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Proxy Advisors Issue Updated Guidelines Related to COVID-19 Fallout

Proxy season is underway, but this year, it’s under unusual circumstances.

COVID-19 has created unique chaos around executive compensation. Thus, Glass Lewis and Institutional Shareholder Services (ISS) have each recently released updates for upcoming shareholder meetings, with both commenting on the impact of the global pandemic and their respective policy guidelines.

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Glass Lewis previously updated its policy to indicate support for virtual meetings in the current COVID-19 environment, and its public statement in late March addressed broader policy areas, noting it expects that all governance areas will be impacted, specifically:

  • Compensation program approaches
  • Balance sheet and capital management
  • Board composition and effectiveness
  • Activism and M&A
  • At-risk sectors
  • Shareholder proposals and environmental, social and governance factors.

Glass Lewis said it intends to exercise “discretion and pragmatism” and to prioritize “timing, certainty, disclosure and voting” on affected proposals as provided in their guidelines, noting that the guidance provides “certainty and transparency” on the firm’s established approach based on expectation of changes or amendments to existing programs in response to COVID-19. The proxy advisory firm said it anticipates a significant increase in shareholder concerns through at least 2021 related to executive compensation areas such as stock option repricing, dilution, burn rates, hurdle adjustments, changes to vesting periods, caps and cuts on incentives, and the quality of disclosure relating to the limits and exercise of board discretion.

FW Cook outlined the major exec comp themes Glass Lewis emphasized in the release, which included:

  • Support for executive compensation program changes/adjustments that reflect a “proportional approach” aligned with adverse outcomes experienced by shareholders and employees;
  • Pay in the context of COVID-19 is not “business as usual,” noting that such an approach may face substantial shareholder opposition as employees endure pay cuts or loss of jobs and shareholders confront significantly reduced portfolio values;
  • Effective disclosures and rationales will be critical to how Glass Lewis evaluates whether adjustments to programs in response to the crisis are justifiable and shareholder friendly; and
  • A caution that the timing of decisions on matters that are material to a company’s ability to address risks, manage operations and maximize shareholder returns not be delayed or postponed significantly.

On April 8, ISS published its updated policy guidance for 2020 related to COVID-19, noting that the regular policy update process will be carried out as usual for 2021. Its guidance also covered a range of areas, including:

  • Shareholder meeting issues, such as postponements and virtual meetings
  • Poison pills, shareholder rights, and director attendance and changes
  • Compensation issues
  • Capital structure and payouts.

ISS notes that the pandemic is presenting unprecedented challenges not only to individual health, communities, jobs, businesses and economies, but also “specifically to public companies and the shareholders that invest in them.” Its guidance emphasizes that it will rely on a “case-by-case” approach to its analysis, which highlights the importance of expansive and detailed disclosure.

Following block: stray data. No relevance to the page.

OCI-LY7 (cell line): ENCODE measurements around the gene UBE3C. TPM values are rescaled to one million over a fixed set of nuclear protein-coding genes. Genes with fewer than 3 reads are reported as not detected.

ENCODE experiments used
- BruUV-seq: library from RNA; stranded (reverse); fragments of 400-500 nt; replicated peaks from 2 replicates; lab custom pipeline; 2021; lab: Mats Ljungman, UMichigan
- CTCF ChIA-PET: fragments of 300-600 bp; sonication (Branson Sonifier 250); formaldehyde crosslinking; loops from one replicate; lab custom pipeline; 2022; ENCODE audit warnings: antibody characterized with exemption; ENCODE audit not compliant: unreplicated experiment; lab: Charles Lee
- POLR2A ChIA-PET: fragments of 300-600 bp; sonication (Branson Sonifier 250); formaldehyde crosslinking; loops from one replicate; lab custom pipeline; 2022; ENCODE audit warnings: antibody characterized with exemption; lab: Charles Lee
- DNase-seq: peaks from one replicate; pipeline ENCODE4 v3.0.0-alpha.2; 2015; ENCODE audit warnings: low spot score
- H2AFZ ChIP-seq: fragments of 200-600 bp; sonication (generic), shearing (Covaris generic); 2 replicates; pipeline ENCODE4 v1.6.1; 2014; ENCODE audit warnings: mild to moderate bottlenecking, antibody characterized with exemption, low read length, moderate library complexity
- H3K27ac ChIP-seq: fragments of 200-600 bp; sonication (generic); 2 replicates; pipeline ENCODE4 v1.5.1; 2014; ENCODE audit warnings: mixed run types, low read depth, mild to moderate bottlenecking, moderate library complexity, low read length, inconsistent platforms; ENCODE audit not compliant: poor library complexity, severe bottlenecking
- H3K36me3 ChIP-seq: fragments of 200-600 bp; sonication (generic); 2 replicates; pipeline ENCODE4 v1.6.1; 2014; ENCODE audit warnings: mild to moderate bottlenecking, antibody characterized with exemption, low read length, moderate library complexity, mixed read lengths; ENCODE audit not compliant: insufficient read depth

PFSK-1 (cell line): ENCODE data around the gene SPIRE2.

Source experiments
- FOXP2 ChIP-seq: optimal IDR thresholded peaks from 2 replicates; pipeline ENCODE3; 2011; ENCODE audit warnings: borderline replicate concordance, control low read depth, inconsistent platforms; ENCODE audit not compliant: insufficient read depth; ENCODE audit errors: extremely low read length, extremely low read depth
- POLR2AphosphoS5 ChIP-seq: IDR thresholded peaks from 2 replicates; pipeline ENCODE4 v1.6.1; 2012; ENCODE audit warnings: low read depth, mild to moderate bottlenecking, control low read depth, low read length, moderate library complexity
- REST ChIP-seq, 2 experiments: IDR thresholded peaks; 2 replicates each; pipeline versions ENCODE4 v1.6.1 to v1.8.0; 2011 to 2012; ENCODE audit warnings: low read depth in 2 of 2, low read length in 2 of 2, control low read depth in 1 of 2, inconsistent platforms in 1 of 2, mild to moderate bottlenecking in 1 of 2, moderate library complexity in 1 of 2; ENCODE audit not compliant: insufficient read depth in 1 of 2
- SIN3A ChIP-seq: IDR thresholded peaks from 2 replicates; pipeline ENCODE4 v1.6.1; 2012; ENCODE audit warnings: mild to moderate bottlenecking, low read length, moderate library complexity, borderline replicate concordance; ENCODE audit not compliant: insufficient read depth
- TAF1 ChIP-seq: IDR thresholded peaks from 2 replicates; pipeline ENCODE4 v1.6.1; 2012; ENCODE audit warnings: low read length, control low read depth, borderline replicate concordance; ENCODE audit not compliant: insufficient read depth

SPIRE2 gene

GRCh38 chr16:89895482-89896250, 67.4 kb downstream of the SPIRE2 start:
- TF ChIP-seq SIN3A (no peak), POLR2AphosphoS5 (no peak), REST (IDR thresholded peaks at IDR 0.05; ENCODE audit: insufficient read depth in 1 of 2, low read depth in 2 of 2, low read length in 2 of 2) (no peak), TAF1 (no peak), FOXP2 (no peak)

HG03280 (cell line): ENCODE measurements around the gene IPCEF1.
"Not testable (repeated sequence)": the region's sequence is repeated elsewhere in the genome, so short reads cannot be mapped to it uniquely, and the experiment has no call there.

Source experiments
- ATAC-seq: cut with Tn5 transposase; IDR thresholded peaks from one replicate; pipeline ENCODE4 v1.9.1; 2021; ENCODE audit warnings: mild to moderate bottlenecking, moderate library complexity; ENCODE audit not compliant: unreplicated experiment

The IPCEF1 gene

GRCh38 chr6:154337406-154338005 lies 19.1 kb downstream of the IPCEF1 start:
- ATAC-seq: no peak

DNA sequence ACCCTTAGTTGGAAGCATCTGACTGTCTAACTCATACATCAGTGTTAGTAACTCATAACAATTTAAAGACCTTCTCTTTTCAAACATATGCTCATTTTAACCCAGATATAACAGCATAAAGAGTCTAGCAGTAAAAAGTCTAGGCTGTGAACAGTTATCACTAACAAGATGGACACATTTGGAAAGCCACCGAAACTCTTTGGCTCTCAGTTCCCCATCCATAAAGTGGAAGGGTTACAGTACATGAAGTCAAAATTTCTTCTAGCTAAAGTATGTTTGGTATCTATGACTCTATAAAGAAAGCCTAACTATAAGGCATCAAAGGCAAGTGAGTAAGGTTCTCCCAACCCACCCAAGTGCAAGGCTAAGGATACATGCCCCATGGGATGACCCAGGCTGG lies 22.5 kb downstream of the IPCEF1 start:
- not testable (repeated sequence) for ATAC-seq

The guidance explains the implications COVID-19 will have on these compensation issues:

  • Short-term incentive goal setting: ISS anticipates that numerous companies will “materially” change the performance metrics, goals or targets used in their short-term incentive plans in response to the market decline and potential recession resulting from the pandemic.
  • Long-term incentive goal setting: ISS reiterates that its benchmark voting policies are generally not supportive of goal adjustments for in-cycle long-term awards (i.e., performance awards previously granted with multi-year goals).
  • Structural changes in long-term incentive plans: As a result of the recent market turmoil and economic uncertainty, companies are considering changes in long-term incentive plan structure in order to adapt to the “new normal.”
  • Option Repricing: Not surprisingly, ISS reiterates that the firm is opposed to repricing stock options without shareholder approval.

In its analysis of the ISS guidance, FW Cook writes “that while COVID-19 has broad implications in multiple compensation-related areas, ISS’ guidance covers only a subset of compensation issues that may be impacted by the pandemic.”

In its analysis of both the Glass Lewis and ISS guidance, Willis Towers Watson notes that while neither guidance is particularly definitive in terms of actions that will or will not result in a negative voting recommendation, “companies can take comfort in the fact that both highlight an intent to take a pragmatic and informed approach based on individual circumstances.”

Additionally, Willis Towers Watson surmises that based on the guidance, institutional investors will be less inclined to support companies taking what they perceive to be disproportionate actions to protect executives if:

  • Returns are markedly down in absolute or relative terms;
  • Dilution increases; and/or
  • There are significant furloughs, reductions in force or pay cuts for the broader workforce.

“It will be important for compensation committees to carefully and fairly balance these multiple perspectives in reaching difficult decisions on executive compensation,” Willis Towers Watson notes.

About the Author

Brett Christie Bio Image

Brett Christie is the managing editor of Workspan Daily.


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